Tuesday, 1 October 2019

Trans Employees and Supreme Courts

Todays top Google news Trans story is from The Guardian: 'There is no protection': case of trans woman fired after coming out could make history.

It looks at the case of Aimee Stephens. Aimee is a trans woman that was fired from her job because her employer objected to a man dressing as a woman. There are court documents that testify to this here.

According to the Guardian report:

Stephens’ case is one of three discrimination cases involving LGBTQ individuals that the court [Supreme Court of the United States] will hear on 8 October and the first supreme court case involving the civil rights of transgender people.

Some parts of the court documents mentioned above make for heavy reading. But there's a lot that is just telling of Aimee's experiences.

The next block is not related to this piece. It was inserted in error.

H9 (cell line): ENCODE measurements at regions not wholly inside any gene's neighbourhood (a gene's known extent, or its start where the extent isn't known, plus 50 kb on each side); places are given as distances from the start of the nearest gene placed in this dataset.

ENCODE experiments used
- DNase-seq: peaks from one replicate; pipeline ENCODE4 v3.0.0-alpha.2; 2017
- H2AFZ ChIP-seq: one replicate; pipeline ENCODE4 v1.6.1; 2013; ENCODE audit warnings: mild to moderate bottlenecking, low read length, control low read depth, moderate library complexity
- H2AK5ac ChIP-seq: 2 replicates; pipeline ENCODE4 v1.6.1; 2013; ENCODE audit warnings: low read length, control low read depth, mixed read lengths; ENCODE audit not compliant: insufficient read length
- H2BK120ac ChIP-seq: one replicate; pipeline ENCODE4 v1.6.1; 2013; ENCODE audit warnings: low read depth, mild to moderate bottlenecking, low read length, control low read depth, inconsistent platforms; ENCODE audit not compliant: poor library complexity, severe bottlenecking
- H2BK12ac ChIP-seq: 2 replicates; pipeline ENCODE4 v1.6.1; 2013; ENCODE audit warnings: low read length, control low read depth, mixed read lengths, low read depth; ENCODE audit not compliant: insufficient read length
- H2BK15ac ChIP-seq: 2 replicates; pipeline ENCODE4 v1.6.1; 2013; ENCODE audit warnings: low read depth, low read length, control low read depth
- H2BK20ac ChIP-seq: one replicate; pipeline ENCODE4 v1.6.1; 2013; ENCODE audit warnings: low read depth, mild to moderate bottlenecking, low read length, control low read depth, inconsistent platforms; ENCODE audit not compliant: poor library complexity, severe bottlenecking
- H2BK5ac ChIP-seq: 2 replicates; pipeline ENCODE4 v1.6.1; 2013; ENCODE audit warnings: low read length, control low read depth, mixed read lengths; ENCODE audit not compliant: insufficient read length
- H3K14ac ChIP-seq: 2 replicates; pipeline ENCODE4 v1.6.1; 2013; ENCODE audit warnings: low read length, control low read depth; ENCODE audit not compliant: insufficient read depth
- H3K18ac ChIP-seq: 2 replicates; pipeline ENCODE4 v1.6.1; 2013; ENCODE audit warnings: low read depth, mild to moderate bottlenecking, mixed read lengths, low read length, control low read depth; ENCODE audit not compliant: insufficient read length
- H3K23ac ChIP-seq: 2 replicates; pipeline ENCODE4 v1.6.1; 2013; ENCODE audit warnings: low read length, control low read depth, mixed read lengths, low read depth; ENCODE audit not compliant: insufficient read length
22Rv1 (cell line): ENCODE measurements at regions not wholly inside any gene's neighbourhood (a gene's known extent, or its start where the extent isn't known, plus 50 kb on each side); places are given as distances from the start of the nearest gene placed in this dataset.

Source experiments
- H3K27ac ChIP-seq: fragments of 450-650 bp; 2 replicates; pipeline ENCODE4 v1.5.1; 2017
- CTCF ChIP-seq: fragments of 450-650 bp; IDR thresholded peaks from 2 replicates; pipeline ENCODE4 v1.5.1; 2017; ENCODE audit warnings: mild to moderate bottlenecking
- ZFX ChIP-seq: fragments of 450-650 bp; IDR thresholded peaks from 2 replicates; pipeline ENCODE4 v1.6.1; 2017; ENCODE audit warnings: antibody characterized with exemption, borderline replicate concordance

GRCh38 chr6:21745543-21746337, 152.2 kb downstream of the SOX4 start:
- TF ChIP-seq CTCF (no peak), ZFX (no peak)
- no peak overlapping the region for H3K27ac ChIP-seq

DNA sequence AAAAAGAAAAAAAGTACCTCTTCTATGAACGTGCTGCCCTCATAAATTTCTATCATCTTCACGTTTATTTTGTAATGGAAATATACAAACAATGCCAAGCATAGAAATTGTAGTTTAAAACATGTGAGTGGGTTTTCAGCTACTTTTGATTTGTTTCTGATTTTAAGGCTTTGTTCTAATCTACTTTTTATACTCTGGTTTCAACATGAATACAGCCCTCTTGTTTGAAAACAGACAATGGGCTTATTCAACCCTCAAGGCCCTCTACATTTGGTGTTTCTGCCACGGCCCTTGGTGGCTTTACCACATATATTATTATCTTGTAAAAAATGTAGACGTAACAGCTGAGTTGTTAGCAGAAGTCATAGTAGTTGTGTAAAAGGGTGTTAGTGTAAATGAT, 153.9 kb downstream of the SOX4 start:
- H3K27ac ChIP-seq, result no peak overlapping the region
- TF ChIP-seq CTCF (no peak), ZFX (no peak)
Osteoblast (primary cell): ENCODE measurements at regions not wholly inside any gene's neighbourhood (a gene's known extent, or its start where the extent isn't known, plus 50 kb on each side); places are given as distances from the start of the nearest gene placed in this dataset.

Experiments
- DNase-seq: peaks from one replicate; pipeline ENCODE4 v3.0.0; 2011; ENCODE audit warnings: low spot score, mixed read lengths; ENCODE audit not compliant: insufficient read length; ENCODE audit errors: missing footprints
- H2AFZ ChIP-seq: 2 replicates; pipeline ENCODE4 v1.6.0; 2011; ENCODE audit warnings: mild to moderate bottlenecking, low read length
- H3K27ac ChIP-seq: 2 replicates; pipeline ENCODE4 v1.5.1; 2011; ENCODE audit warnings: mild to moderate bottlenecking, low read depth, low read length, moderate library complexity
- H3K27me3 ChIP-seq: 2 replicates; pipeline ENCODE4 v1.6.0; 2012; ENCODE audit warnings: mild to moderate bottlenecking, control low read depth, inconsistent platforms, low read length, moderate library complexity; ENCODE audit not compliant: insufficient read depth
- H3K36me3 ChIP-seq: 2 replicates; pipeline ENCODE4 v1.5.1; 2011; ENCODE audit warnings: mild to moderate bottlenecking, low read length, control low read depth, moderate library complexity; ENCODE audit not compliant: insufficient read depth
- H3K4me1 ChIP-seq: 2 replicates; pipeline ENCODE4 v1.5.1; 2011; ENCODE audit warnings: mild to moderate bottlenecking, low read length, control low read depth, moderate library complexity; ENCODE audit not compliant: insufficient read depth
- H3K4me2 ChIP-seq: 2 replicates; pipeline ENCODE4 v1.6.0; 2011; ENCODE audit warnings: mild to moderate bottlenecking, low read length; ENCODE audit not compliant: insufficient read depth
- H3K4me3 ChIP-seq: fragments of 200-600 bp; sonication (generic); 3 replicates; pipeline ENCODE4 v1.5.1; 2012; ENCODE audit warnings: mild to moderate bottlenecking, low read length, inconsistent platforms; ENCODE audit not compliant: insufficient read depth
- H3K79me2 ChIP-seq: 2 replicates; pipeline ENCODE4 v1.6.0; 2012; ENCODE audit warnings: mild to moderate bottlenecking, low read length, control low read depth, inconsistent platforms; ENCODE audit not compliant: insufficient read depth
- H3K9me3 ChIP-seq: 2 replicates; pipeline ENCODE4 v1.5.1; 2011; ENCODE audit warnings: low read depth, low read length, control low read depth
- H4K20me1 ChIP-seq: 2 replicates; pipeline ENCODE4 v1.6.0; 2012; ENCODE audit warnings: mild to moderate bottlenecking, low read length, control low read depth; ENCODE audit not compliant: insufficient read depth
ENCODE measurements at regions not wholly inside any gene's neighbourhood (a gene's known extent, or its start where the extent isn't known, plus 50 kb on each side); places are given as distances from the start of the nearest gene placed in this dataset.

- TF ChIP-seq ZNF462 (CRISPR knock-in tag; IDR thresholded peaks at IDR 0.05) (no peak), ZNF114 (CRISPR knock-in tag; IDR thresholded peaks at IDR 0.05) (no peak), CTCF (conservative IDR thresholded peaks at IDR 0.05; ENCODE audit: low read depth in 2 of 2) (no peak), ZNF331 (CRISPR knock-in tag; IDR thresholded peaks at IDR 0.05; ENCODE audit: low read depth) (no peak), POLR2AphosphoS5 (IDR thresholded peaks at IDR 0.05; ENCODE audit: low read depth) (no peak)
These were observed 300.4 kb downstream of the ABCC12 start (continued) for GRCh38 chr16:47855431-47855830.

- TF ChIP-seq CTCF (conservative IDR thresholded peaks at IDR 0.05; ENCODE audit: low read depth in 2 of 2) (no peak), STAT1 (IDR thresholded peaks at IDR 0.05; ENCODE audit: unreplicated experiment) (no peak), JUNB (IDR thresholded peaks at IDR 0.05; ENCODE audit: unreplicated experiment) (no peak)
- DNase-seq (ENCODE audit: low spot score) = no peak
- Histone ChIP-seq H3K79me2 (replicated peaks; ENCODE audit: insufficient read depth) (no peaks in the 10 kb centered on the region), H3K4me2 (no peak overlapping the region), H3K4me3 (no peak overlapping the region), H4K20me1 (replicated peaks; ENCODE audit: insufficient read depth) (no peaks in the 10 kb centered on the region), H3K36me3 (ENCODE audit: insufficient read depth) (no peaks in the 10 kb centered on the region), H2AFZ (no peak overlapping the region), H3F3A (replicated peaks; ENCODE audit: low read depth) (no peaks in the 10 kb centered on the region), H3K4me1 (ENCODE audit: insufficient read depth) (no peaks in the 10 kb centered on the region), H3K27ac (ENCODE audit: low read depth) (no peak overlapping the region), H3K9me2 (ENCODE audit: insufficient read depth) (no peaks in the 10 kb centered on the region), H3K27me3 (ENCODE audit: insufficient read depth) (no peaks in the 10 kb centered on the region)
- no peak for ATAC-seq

I'd heard of Aimee Stephens back in March 2018 when I'd been engaging a little with people at Walid Shoebat's web site here. There's an article about an earlier court case involving Aimee Stephens that I made some comments on. In my opinion the article misrepresents the truth of the case.

There are issues in all of this as to what authority an employer has in terms of hiring and firing people. Some people think that an employer (especially in a privately owned business) should be free to do whatever they want.

Personally, at least, I'm glad that employers aren't free to do whatever they want, and that there are restrictions placed upon them.

I think that there ought to be protection for people in their employment and that trans people should be treated first and foremost as people.

It's a shame that the employer in this case doesn't seem to have been able to find it in his heart to do this.

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